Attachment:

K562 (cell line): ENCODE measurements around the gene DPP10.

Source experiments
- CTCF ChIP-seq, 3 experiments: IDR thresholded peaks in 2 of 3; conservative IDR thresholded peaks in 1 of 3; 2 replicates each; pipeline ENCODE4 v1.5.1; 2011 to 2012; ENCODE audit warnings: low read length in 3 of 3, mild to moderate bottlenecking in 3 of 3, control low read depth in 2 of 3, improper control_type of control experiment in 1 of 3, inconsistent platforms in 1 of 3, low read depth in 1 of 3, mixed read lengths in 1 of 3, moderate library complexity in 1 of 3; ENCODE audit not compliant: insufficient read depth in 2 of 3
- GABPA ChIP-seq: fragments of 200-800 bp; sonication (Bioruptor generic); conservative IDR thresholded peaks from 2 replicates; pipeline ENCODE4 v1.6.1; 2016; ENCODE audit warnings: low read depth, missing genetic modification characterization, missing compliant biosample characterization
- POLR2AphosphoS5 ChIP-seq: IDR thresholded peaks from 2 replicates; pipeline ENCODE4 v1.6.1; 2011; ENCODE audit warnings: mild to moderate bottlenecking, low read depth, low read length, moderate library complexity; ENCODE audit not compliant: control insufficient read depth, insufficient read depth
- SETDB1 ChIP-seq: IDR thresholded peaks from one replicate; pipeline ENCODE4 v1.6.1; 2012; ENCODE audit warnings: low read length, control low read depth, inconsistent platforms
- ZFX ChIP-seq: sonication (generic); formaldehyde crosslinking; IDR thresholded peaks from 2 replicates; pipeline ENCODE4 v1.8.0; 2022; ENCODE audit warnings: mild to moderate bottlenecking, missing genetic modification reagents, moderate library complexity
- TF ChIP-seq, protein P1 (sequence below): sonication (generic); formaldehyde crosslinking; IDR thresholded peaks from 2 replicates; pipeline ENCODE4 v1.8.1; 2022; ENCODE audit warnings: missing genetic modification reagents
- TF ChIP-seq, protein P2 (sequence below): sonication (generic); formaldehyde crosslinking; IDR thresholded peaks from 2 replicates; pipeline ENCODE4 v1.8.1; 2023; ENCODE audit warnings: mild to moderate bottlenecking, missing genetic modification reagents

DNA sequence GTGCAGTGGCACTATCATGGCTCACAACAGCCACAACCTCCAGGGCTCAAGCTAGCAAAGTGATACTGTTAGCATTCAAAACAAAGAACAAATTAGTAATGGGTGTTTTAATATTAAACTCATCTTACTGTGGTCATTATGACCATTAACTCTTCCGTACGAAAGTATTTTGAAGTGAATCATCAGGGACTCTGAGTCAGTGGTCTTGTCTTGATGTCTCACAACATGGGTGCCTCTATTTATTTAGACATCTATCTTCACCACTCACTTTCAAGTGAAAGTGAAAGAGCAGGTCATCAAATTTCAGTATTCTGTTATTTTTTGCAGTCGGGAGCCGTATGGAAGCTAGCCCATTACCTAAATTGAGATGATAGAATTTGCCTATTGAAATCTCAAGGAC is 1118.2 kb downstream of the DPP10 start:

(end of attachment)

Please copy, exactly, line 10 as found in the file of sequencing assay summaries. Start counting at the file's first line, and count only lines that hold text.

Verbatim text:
DNA sequence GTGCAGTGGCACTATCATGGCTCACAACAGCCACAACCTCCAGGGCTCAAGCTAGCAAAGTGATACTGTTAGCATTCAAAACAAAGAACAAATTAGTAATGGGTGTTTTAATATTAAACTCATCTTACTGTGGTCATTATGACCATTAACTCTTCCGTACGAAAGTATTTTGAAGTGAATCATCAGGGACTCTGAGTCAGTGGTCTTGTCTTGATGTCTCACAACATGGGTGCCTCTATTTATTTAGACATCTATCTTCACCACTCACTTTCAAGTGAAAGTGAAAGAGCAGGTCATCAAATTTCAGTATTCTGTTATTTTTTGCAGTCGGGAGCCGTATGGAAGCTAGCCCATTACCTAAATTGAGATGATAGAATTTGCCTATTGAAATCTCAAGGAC is 1118.2 kb downstream of the DPP10 start: